For the first time in recent memory and perhaps the first time ever, entrance fees will be waived at Yosemite National Park for nine days, April 16 to April 24, to celebrate 100 years of the National Park Service.

Typical entrance fees at Yosemite are $15 per person on foot, bicycle, horse, or non-commercial bus or van with more than 15 passenger seats, $20 per motorcycle, and $30 per non-commercial car, pickup truck, RV or van with 15 or fewer passenger seats.

All other fees, including camping fees, will remain in effect.

“I don’t recall, when, if ever, this has happened before,” Scott Gediman, a veteran public affairs officer in Yosemite, said Thursday. “It’s special this year because of the National Park Service Centennial. We are encouraging people to visit in this special Centennial Year, and the free admission during National Park Week is a part of that effort.”

Free entrance to Yosemite is also intended to urge people to recognize and celebrate Earth Day and National Junior Ranger Day.

The centennial celebration of the National Park Service is nationwide. People can get in free at more than 400 national parks in 50 states from April 16 to April 24, including Sequoia & Kings Canyon, Death Valley and Joshua Tree.

Gediman said events planned for National Park Week in Yosemite include showings of the Ken Burns documentary films “This is America” and “The National Parks: America’s Best Idea,” walks with park rangers, hikes organized by centennial sponsor Recreational Equipment Inc., and family friendly events, all free of charge, during the Earth Day Festival on Saturday April 23.

Free rides for Earth Day

Most visitors in Yosemite will be in Yosemite Valley during National Park Week. Tioga Road and Glacier Point Road are still closed due to snow. Tioga Road plowing operations begin April 18, according to the Park Service. There is no estimated opening date for Tioga Road or Glacier Point Road. They usually open sometime in May.

The public bus service called YARTS, for Yosemite Area Regional Transportation System, will offer free rides from Merced and Fresno on Earth Day, said YARTS analyst Cindy Kelly.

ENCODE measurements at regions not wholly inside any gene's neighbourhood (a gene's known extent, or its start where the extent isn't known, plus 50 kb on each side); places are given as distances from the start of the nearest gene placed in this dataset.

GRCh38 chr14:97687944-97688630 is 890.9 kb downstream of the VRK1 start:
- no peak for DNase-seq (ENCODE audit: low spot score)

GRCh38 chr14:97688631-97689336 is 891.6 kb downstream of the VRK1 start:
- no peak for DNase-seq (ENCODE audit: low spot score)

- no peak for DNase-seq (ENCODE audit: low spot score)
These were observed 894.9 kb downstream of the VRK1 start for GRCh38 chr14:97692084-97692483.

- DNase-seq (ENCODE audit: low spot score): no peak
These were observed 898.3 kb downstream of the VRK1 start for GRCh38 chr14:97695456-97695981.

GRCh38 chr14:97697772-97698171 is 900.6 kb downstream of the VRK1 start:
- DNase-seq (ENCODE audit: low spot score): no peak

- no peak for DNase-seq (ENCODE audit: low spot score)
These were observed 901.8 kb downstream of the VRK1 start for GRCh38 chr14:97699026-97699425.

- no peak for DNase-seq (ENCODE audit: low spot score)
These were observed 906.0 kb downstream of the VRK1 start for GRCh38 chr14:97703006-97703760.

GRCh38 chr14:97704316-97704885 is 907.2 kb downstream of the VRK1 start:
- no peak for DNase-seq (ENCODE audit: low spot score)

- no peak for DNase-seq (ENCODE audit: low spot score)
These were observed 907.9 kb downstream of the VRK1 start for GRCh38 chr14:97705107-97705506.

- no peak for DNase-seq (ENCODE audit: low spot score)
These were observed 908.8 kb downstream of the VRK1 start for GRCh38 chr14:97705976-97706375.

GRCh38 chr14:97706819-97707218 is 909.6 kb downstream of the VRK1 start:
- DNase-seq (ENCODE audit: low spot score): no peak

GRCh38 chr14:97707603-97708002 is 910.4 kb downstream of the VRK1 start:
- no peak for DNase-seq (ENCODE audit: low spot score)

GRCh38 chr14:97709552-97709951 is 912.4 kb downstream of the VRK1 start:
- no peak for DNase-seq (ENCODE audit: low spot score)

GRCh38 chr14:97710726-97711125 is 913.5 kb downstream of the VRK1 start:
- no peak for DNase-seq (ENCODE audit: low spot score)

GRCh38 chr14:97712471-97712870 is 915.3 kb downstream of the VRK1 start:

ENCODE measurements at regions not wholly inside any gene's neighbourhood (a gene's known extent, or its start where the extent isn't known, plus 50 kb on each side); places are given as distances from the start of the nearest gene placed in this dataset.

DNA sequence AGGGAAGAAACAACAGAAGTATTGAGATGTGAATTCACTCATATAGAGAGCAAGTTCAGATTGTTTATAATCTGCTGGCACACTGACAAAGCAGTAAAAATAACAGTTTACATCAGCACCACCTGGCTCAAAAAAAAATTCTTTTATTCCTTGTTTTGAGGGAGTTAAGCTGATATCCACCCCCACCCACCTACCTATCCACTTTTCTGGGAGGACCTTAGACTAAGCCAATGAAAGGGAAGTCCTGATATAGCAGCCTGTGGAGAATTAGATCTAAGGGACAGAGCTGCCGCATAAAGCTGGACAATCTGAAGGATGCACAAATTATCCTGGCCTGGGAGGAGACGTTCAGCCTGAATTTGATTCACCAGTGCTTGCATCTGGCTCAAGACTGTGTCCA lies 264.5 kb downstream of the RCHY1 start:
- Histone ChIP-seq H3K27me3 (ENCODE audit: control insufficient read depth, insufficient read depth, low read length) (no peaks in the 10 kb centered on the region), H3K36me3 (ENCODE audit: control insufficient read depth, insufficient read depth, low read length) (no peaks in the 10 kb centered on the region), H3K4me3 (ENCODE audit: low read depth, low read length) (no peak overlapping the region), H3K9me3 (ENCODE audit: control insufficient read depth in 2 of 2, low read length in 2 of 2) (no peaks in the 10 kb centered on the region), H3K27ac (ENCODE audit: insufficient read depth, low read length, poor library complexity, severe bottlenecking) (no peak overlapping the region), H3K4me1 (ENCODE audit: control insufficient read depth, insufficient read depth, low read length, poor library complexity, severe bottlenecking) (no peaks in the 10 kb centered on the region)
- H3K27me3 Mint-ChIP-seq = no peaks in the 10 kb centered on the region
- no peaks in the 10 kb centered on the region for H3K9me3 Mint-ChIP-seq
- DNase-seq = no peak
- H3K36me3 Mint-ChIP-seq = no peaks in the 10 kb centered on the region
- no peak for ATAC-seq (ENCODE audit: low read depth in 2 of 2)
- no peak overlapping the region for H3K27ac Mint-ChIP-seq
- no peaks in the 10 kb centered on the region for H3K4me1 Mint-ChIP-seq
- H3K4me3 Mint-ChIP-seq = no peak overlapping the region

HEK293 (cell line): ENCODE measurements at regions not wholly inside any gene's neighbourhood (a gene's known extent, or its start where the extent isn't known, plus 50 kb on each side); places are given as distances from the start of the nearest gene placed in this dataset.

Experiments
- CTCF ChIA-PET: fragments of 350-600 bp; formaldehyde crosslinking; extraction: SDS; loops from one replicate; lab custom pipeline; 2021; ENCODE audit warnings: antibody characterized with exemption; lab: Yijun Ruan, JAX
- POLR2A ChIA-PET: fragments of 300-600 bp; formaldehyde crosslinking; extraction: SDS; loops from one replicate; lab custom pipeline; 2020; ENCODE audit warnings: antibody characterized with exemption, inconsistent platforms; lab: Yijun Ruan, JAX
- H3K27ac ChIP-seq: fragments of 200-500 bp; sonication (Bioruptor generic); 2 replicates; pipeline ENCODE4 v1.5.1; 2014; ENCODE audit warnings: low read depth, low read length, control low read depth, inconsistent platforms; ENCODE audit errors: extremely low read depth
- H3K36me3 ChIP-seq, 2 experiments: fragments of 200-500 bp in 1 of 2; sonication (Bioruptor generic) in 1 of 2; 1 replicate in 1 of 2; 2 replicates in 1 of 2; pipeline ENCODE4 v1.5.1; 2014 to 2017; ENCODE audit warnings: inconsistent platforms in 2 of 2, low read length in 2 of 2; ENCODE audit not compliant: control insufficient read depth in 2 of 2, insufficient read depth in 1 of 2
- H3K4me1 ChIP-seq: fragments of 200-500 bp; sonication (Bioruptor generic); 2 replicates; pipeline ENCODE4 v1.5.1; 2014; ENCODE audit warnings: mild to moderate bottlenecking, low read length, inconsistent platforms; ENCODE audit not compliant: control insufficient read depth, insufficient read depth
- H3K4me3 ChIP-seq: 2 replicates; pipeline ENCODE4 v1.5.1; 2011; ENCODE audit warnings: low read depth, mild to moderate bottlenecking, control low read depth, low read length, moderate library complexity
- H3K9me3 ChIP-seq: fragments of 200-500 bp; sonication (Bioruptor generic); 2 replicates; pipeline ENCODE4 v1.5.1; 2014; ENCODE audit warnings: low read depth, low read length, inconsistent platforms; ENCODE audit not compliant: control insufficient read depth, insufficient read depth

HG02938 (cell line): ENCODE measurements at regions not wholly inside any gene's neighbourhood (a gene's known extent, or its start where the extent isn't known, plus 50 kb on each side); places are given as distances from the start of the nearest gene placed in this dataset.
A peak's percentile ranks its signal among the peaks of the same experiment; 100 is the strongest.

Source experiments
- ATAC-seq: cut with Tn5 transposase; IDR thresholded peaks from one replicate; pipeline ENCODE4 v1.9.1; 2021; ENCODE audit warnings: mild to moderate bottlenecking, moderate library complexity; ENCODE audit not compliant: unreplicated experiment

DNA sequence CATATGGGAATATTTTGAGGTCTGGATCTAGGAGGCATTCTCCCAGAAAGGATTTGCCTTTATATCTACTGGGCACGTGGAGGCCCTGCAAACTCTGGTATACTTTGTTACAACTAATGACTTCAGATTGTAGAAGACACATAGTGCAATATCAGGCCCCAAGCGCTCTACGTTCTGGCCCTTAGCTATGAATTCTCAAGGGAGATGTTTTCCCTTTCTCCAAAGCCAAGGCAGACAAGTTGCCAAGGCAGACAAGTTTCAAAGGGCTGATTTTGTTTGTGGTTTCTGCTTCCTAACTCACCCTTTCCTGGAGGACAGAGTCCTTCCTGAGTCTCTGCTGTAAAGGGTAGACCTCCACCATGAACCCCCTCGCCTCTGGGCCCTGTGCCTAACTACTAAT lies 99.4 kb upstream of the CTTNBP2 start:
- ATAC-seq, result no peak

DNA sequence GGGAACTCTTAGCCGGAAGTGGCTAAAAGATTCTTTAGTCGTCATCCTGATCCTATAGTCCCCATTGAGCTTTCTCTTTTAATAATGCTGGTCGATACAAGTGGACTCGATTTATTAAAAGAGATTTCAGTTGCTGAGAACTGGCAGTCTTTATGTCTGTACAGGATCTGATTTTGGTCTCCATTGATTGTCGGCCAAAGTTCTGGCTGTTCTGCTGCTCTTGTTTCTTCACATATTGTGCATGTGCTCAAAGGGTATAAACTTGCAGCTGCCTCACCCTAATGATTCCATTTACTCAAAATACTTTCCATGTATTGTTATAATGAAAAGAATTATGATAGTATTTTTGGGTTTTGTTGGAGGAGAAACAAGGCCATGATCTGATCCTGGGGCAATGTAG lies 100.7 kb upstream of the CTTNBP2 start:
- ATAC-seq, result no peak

Two buses from Fresno are already full. As of Thursday, seats still remained on one of two buses from Merced. Email Kelly at to make a reservation.

There will also be four regularly scheduled buses, five from Merced and four from Fresno, Kelly said. Round-trip fares are $25 from Merced and $30 from Fresno. Youths 16 and under ride free.

The terminus for all YARTS buses in Yosemite will be Yosemite Village, where most Earth Day activities are planned.

The YARTS buses serving Sonora, Jamestown and Groveland begin running May 16 to May 27, with one bus daily, then May 28 to Sept. 5 with three buses daily, and Sept. 6 to Sept. 30 with one bus daily. Roundtrip fares to Yosemite Valley will be $25 from Sonora and Jamestown, and $15 from Groveland.

Routes covered by YARTS include Mammoth Lakes on the Eastside Sierra. The system provides public transportation to nearly 100,000 riders per year and it’s managed by the Merced County Association of Governments.

“From our perspective, our ridership numbers are increasing,” Kelly said. “So it looks like the economy is improving a little, there’s a little more money in people’s pockets and they want to go to Yosemite. So we’re doing outreach to make sure people know we’re here. We try to let people know they can be stewards of the park by choosing public transportation and leaving their cars at home.”

For more information about YARTS routes and schedules, go online to online. For more about National Park Week in Yosemite, including the Earth Day Festival, go online to